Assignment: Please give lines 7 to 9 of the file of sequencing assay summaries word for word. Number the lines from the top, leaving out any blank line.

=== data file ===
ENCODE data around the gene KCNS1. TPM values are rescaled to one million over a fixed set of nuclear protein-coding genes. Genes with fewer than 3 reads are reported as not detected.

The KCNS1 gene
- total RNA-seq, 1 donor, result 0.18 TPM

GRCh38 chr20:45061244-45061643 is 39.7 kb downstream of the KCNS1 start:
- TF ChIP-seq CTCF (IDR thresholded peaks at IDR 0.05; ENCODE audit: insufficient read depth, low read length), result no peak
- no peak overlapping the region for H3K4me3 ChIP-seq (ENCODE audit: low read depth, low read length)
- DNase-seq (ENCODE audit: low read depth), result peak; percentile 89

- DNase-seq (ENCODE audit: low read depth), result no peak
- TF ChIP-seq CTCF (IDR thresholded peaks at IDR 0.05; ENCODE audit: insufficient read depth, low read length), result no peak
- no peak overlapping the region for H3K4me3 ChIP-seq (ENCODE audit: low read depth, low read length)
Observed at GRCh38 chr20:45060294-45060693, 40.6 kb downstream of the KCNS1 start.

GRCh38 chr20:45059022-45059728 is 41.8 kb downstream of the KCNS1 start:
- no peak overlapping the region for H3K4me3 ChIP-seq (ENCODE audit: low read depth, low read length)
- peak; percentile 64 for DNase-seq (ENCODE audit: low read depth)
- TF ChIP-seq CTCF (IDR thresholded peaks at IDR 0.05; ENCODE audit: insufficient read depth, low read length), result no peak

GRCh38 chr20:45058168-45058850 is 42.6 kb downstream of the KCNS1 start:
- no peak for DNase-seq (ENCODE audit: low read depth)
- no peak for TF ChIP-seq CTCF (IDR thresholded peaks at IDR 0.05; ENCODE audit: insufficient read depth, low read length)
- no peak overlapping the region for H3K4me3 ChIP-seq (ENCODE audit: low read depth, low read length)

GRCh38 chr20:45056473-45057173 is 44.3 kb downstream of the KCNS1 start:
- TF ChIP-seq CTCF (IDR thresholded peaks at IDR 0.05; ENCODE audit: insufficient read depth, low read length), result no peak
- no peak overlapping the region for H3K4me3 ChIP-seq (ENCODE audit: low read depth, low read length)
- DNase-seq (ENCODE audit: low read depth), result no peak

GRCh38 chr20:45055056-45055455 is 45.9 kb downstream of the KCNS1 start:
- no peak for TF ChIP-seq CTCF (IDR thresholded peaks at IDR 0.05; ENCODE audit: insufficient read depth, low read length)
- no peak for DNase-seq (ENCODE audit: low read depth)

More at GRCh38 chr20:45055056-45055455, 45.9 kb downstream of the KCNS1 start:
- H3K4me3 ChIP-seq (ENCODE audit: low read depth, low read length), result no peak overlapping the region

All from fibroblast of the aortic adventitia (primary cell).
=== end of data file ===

- DNase-seq (ENCODE audit: low read depth), result peak; percentile 89

- DNase-seq (ENCODE audit: low read depth), result no peak
- TF ChIP-seq CTCF (IDR thresholded peaks at IDR 0.05; ENCODE audit: insufficient read depth, low read length), result no peak